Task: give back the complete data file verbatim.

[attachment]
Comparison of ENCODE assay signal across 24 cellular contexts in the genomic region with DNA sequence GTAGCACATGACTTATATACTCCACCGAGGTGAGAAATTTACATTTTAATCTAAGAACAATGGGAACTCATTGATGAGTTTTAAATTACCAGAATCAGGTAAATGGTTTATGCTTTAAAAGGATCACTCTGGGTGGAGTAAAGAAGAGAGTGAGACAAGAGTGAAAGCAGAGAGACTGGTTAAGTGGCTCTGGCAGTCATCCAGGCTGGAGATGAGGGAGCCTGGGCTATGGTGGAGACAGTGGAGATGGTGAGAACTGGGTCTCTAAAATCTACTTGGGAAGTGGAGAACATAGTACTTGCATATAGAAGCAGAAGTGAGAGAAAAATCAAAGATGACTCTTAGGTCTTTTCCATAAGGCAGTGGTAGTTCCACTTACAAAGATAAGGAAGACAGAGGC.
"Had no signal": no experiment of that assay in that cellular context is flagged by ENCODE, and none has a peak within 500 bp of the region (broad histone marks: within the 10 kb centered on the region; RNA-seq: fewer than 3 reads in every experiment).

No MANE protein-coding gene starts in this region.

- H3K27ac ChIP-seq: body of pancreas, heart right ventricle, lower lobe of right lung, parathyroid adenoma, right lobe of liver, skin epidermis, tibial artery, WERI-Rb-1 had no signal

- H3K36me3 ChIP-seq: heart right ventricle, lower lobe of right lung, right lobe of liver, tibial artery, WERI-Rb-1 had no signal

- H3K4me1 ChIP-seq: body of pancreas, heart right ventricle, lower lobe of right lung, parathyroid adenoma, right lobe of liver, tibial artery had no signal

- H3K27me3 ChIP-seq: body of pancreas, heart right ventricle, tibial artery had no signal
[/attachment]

Comparison of ENCODE assay signal across 24 cellular contexts in the genomic region with DNA sequence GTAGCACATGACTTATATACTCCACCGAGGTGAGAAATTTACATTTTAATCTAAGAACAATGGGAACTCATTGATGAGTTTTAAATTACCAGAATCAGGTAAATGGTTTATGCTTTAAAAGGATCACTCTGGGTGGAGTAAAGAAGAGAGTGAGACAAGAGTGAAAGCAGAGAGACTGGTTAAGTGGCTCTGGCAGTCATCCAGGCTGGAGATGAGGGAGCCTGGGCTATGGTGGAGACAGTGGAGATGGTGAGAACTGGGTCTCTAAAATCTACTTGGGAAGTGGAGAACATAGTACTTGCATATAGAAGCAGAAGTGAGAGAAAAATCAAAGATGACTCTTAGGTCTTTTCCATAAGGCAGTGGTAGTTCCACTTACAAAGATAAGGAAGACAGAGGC.
"Had no signal": no experiment of that assay in that cellular context is flagged by ENCODE, and none has a peak within 500 bp of the region (broad histone marks: within the 10 kb centered on the region; RNA-seq: fewer than 3 reads in every experiment).

No MANE protein-coding gene starts in this region.

- H3K27ac ChIP-seq: body of pancreas, heart right ventricle, lower lobe of right lung, parathyroid adenoma, right lobe of liver, skin epidermis, tibial artery, WERI-Rb-1 had no signal

- H3K36me3 ChIP-seq: heart right ventricle, lower lobe of right lung, right lobe of liver, tibial artery, WERI-Rb-1 had no signal

- H3K4me1 ChIP-seq: body of pancreas, heart right ventricle, lower lobe of right lung, parathyroid adenoma, right lobe of liver, tibial artery had no signal

- H3K27me3 ChIP-seq: body of pancreas, heart right ventricle, tibial artery had no signal